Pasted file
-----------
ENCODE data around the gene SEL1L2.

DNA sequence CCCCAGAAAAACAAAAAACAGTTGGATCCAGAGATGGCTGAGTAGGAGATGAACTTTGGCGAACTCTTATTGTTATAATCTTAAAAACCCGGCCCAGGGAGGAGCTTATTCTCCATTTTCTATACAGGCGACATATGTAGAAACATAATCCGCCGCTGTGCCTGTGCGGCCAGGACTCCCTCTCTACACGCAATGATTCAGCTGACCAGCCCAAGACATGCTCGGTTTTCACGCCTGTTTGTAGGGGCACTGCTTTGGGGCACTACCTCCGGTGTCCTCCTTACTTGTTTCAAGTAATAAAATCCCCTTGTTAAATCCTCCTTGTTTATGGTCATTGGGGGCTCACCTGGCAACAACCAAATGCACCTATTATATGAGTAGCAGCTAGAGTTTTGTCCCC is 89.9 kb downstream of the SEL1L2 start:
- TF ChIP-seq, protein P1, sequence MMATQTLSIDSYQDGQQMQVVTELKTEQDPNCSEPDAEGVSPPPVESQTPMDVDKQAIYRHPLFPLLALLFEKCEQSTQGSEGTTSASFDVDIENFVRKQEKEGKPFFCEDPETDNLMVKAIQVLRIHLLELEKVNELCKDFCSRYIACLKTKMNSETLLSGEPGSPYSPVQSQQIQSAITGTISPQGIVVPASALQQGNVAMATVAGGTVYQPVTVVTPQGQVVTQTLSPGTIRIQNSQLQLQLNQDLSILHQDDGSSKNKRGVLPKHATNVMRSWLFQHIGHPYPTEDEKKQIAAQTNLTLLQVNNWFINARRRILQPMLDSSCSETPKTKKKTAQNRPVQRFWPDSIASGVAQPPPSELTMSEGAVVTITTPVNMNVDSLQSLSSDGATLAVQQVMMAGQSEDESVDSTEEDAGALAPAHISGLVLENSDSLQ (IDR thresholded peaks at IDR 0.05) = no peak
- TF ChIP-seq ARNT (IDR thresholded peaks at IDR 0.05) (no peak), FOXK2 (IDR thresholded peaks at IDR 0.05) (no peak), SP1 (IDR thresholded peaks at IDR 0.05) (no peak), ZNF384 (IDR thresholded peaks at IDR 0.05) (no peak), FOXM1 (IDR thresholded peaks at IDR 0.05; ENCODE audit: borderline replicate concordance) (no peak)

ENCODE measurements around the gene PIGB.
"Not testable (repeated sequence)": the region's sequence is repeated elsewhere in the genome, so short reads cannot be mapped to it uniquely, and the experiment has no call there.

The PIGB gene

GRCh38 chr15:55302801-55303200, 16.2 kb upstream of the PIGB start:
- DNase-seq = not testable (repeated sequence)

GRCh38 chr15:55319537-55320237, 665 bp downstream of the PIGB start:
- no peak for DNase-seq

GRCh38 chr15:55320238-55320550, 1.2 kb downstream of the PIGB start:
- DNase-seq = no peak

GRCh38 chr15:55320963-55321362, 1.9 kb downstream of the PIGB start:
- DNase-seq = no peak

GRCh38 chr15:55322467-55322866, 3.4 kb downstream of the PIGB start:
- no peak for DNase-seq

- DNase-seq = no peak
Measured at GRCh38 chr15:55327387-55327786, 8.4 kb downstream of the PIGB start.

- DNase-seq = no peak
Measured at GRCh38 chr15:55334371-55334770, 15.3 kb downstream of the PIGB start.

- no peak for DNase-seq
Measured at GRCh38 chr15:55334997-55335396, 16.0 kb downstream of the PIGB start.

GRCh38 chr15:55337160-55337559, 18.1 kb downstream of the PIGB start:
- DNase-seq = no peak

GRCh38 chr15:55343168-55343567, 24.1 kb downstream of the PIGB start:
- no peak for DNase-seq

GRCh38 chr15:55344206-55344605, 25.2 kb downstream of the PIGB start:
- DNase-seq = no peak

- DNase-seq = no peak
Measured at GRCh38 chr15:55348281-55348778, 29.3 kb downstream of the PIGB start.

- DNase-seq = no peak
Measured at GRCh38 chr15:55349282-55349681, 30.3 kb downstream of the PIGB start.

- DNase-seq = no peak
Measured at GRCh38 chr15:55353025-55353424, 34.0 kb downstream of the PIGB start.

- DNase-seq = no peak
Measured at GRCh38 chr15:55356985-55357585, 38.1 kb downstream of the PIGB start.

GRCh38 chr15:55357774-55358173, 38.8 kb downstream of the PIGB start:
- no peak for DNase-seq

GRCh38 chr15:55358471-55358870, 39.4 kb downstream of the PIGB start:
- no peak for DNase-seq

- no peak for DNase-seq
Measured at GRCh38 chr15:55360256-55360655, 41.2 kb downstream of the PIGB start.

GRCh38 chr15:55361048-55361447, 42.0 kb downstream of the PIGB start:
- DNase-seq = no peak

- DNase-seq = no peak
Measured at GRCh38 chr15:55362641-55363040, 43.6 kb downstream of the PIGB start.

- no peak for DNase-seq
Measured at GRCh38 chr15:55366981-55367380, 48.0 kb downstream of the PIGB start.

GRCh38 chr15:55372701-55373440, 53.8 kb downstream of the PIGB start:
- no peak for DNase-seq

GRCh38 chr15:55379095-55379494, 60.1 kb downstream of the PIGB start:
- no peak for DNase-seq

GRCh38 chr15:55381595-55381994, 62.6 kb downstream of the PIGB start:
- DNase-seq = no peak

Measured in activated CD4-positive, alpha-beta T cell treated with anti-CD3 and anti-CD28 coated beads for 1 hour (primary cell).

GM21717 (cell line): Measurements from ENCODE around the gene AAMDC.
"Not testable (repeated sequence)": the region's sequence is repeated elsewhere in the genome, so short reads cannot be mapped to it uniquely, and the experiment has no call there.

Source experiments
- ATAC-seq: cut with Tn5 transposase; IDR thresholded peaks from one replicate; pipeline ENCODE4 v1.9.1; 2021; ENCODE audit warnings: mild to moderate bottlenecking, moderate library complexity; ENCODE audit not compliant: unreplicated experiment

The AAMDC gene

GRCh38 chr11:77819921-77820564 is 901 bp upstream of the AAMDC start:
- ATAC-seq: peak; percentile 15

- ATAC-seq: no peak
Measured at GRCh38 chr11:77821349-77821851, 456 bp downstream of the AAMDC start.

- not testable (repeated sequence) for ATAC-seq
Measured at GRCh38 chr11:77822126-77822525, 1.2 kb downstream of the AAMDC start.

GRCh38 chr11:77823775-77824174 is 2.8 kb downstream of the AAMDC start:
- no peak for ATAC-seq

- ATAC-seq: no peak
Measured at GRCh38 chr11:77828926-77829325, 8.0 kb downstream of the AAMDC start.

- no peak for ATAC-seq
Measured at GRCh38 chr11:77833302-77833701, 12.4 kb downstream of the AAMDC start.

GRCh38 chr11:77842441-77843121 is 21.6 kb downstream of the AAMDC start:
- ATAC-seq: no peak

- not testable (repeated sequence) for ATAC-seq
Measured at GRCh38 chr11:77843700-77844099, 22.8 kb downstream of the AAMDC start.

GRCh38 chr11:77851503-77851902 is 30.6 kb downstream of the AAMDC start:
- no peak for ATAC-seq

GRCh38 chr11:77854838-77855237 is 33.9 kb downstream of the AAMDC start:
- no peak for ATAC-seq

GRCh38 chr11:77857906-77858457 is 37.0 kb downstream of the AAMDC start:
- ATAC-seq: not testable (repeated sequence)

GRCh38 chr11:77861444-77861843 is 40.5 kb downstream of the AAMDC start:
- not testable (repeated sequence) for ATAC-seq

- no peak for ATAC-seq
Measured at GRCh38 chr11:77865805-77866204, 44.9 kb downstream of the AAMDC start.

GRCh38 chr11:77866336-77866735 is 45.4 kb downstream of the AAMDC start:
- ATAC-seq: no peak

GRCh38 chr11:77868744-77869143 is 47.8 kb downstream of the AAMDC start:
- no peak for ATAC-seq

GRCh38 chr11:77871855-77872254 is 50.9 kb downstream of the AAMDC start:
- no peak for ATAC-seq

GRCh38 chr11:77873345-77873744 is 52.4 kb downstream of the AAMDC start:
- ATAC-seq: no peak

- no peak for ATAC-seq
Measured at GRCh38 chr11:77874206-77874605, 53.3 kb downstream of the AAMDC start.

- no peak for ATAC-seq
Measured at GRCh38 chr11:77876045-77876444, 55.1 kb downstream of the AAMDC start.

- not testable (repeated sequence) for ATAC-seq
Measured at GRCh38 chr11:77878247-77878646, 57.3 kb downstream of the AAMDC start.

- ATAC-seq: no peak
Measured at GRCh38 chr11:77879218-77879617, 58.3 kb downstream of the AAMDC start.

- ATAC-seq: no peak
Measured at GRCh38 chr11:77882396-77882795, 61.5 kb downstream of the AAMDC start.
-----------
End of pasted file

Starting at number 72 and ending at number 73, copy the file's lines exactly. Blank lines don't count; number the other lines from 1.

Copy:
- no peak for ATAC-seq
Measured at GRCh38 chr11:77833302-77833701, 12.4 kb downstream of the AAMDC start.